Dame Felicity Lott & Graham Johnson



1. Poulenc, Francis [41:00]
La Voix Humaine

Dame Felicity Lott,
Graham Johnson,

La Voix Humaine is presented as a deluxe package including both DVD and high-definition BluRay versions. It is not available for download at this time; but you can see a video trailer below

�Felicity Lott remains for me the quintessential Poulenc singer� Graham Johnson

La Voix Humaine is Poulenc�s one-woman tour de force to a text by Cocteau. It is a work which Felicity Lott has made her own � she gave a spellbinding performance at the BBC Proms in 2003: "Felicity Lott�s in wonderful form" said The Daily Telegraph and Classicalsource.com wrote �Having made the role very much her own in recent years, Felicity Lott duly encompassed its range of emotional minutiae with an impressive command ... and impeccable French.�

This new HD filmed performance is the world-premiere recording with piano and is here in both DVD and Blu-ray format. It is the first time (since Francis Poulenc�s own performances, accompanying Denise Duval over 50 years ago), that permission has been given for La Voix Humaine to be recorded with piano accompaniment. Mme Rosine Seringe, the composer�s niece, has granted a special dispensation to Felicity Lott and Graham Johnson � as a token of decades of special friendship between the artists and the Poulenc Estate � for this work to be produced.

Champs Hill Records is delighted to celebrate its relationship with Felicity Lott with this unique recording, in the fiftieth anniversary year of the composer�s death. Other �Flott� releases on the label include �Summertime�, �My Own Country� and a recital disc of Strauss songs. La Voix Humaine, premiered at the Opera Comique in Paris in 1959, is based on Cocteau�s 1927 stage monologue and is the most nakedly emotional of all Poulenc�s works. It presents a woman on stage speaking on the telephone with her (invisible and inaudible) departing lover, who is leaving her to marry another woman. She is frequently interrupted by problems with the unreliable Paris phone system of the time (not unlike contemporary problems with mobile phone signals!).

The drama is communicated even more powerfully by Poulenc�s score, telling us about the unheard half of the conversation and making the character of �Elle� more sympathetically, with genuine tenderness accompanying her desparate and manipulative attempts to keep her departing lover on the phone.




Francis Poulenc, born in Paris in 1899, lived most of his life in material comfort. He purchased in his late twenties a 16th-century mansion in Noizay � Le Grand Coteau � where from 1927 he lived and composed most of his music. Yet there was a price to Poulenc�s happiness. His early acquired wealth was due to both his parents dying when he was in his teens. His mother, an accomplished pianist who shared her love of Mozart, Chopin and the �adorable bad music� of Grieg and Anton Rubinstein as she gave Poulenc his earliest lessons, died when he was 16, and his father, joint owner of the famous manufacturer of industrial chemicals, died just two years later. Orphaned when so young, Poulenc relied more than most on the approbation and support of his friends, of whom he had many; the death of any friend or colleague hit Poulenc particularly hard, even before 1936 when he rediscovered his Catholic faith following the violent demise of fellow-composer Pierre-Octave Ferroud in a car accident.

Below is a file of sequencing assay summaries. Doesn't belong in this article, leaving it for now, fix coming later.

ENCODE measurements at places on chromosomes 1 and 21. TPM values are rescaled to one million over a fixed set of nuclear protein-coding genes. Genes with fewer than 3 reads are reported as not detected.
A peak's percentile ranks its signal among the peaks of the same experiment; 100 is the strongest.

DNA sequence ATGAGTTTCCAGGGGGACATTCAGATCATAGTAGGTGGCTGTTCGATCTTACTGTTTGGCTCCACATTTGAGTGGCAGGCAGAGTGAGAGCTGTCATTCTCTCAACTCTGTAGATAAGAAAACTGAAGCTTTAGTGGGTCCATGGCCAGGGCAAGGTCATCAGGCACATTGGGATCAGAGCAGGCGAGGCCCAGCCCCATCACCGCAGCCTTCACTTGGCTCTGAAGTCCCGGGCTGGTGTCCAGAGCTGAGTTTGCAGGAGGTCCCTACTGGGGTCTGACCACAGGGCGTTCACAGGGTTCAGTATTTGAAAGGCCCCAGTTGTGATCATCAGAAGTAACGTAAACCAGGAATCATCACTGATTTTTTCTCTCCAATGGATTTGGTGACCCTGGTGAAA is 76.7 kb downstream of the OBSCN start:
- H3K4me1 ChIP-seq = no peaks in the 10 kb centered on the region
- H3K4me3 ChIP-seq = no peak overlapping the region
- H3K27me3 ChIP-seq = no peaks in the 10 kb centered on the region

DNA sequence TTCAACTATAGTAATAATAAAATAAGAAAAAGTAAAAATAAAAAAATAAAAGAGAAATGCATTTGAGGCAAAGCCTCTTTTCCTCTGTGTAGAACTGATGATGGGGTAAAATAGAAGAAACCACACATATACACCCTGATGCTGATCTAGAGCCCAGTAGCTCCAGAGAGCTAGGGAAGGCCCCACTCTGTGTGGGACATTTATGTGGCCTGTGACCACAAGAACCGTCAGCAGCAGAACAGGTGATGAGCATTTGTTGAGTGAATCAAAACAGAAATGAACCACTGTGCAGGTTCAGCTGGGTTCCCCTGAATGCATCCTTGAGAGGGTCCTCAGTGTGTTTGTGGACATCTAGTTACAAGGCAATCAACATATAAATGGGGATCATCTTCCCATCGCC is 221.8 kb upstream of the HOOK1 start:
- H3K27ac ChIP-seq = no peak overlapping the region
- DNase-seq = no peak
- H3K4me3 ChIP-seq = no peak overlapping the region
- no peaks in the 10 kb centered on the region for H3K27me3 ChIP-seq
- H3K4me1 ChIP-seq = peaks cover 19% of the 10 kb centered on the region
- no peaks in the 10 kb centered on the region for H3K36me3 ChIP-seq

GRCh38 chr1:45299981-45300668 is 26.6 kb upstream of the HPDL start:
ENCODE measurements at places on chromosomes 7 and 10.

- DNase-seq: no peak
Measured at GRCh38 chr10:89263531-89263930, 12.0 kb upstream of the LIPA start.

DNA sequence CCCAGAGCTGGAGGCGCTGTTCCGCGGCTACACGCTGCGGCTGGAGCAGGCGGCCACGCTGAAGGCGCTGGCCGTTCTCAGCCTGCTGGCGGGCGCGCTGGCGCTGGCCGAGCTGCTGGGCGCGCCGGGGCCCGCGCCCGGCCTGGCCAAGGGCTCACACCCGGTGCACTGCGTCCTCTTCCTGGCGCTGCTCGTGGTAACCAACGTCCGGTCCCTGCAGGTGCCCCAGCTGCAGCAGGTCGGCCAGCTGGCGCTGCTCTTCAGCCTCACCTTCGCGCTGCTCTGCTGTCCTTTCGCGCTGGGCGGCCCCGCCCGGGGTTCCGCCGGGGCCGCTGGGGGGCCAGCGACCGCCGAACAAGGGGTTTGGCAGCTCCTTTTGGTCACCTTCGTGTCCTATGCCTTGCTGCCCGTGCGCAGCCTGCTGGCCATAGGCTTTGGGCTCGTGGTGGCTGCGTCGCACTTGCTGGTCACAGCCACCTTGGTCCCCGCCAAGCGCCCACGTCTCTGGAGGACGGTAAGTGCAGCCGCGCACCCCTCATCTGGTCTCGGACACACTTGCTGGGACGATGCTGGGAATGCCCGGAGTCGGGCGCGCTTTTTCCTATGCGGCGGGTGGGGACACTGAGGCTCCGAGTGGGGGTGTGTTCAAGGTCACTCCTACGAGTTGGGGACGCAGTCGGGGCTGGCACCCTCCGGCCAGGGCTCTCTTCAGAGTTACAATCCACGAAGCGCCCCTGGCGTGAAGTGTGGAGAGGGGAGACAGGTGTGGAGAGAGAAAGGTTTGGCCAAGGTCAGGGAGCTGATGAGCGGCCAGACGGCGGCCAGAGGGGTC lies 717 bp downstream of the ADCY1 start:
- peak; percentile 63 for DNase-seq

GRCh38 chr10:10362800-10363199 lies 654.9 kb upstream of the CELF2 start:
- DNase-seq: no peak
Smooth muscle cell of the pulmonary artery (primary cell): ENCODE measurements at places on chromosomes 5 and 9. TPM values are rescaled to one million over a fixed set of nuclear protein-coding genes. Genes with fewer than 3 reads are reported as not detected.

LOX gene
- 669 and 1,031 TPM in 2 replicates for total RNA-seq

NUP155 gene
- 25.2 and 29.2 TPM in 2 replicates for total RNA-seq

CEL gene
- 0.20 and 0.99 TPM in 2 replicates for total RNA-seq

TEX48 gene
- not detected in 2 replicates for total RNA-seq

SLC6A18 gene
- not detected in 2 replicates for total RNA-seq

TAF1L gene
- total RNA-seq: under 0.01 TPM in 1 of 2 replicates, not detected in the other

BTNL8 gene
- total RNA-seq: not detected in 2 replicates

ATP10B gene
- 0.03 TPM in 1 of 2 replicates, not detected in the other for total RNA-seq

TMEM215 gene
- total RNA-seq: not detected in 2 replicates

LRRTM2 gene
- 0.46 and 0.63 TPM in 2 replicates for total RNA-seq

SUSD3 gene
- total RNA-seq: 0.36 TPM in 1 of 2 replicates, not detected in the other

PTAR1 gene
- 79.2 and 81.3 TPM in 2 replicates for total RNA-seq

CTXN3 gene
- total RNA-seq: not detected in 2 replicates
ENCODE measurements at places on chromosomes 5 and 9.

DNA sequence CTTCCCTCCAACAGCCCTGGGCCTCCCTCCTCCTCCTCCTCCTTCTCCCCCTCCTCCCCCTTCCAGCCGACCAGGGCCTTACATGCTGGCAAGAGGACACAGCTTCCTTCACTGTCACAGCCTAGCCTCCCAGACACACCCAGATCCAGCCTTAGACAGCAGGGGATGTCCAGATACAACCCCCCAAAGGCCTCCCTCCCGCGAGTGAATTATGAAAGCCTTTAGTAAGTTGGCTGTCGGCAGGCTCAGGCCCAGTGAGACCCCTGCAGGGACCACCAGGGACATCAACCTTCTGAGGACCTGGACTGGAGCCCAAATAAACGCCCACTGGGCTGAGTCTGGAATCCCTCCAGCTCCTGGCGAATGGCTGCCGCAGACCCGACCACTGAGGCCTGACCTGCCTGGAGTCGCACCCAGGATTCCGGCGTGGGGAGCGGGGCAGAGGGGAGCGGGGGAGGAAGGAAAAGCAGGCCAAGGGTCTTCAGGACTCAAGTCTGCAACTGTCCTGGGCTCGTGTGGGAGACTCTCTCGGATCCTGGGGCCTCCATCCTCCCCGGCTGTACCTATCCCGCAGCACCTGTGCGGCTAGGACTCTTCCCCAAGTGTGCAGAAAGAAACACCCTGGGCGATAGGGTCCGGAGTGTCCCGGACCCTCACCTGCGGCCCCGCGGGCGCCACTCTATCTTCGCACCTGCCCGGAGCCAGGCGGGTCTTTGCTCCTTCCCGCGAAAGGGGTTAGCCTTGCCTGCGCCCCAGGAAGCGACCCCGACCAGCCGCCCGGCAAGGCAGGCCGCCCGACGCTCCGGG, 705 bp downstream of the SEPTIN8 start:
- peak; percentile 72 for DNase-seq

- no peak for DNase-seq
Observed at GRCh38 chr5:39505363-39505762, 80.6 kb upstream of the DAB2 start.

It is the pain of loss or threatened loss which fuels the powerful emotions of his final opera, La Voix Humaine. Poulenc was never a conventional opera composer: of his two previous operas, the first, Les Mamelles de Tir�sias, is a surrealist drama in which the heroine renounces her femininity, dispenses with her breasts and grows a beard; while the second, Dialogues des Carm�lites, is based on a never-filmed screenplay about a doomed convent of nuns which, Poulenc wryly observed, �lacked any love intrigue�. La Voix Humaine is no less unconventional, being one side of a phone conversation held by a woman who is devastated by the revelation that her lover of five years is leaving her for another. Yet such was Poulenc�s identification with her predicament and sense of devastation at her imminent abandonment that he wrote the opera at exceptional speed and with utter emotional conviction.